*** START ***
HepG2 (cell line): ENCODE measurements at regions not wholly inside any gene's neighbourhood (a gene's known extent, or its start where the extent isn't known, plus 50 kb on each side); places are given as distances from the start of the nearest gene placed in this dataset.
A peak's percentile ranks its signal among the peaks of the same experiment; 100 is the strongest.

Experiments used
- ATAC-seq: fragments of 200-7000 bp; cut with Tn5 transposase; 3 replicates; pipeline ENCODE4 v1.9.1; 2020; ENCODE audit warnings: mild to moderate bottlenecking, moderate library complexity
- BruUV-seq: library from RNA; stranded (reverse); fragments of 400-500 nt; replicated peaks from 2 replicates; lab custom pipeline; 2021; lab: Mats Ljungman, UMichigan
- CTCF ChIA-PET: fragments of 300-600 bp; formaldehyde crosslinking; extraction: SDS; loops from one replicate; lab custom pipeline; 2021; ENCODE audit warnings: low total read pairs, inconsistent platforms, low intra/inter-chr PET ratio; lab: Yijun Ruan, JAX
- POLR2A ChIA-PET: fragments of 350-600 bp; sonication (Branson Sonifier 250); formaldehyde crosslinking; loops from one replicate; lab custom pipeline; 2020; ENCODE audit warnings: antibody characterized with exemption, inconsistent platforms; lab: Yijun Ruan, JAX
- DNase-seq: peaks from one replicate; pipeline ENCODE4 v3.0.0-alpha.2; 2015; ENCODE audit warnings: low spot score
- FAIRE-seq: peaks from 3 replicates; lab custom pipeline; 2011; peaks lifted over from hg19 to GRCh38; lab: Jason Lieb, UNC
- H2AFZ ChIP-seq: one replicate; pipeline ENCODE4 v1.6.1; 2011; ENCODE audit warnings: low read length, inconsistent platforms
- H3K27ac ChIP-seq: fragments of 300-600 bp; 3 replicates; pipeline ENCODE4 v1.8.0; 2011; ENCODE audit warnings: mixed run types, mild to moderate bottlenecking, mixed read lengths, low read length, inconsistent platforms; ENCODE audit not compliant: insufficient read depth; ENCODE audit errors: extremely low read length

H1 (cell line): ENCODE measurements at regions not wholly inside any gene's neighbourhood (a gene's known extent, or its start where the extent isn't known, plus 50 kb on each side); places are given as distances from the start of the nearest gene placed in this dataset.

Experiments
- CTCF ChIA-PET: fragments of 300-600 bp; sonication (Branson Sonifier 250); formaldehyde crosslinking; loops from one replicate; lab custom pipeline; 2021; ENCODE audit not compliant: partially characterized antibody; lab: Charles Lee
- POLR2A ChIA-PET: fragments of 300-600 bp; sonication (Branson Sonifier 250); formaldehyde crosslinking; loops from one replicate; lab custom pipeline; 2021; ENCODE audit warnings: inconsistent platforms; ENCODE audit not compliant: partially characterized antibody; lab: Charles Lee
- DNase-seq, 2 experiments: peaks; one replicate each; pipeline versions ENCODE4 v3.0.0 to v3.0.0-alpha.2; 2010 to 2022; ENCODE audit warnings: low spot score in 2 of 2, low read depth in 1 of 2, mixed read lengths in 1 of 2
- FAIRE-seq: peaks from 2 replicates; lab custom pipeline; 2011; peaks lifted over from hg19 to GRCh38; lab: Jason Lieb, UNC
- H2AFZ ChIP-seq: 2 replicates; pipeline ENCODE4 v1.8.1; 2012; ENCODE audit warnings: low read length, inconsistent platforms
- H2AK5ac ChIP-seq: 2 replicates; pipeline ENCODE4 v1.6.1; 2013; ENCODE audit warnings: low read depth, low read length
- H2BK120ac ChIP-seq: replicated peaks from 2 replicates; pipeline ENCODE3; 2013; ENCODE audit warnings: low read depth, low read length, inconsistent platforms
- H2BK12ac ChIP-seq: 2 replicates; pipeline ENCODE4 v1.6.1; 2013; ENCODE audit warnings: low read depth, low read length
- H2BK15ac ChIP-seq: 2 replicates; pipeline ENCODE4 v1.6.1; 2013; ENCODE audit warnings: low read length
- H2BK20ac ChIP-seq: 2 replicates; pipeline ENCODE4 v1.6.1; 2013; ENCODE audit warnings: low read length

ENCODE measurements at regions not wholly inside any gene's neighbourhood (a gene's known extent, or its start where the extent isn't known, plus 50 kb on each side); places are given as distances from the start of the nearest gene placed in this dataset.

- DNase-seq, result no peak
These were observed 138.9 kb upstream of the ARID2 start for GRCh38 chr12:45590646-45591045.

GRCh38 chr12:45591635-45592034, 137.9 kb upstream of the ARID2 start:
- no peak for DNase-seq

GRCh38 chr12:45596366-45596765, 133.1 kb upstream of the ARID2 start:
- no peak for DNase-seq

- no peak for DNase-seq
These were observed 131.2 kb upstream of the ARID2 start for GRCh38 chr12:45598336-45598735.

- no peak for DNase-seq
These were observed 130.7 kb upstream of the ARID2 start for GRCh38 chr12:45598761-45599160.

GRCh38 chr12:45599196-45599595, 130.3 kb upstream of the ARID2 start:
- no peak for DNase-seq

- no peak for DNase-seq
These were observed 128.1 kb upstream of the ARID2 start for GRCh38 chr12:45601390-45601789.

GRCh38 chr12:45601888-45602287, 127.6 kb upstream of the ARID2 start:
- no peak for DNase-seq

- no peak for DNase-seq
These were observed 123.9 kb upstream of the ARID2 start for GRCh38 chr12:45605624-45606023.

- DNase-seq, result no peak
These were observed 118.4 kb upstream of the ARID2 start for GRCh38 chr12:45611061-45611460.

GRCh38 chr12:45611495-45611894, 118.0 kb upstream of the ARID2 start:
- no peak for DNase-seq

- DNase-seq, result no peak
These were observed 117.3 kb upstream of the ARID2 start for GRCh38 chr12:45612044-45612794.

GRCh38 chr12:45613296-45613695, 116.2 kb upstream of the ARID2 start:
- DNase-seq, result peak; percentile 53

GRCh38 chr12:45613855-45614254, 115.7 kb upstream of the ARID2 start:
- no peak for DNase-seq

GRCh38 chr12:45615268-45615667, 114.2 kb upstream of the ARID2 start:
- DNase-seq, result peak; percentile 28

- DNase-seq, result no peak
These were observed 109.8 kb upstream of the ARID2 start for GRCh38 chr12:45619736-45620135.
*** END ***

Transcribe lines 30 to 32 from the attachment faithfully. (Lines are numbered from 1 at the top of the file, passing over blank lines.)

- no peak for DNase-seq

- no peak for DNase-seq
These were observed 131.2 kb upstream of the ARID2 start for GRCh38 chr12:45598336-45598735.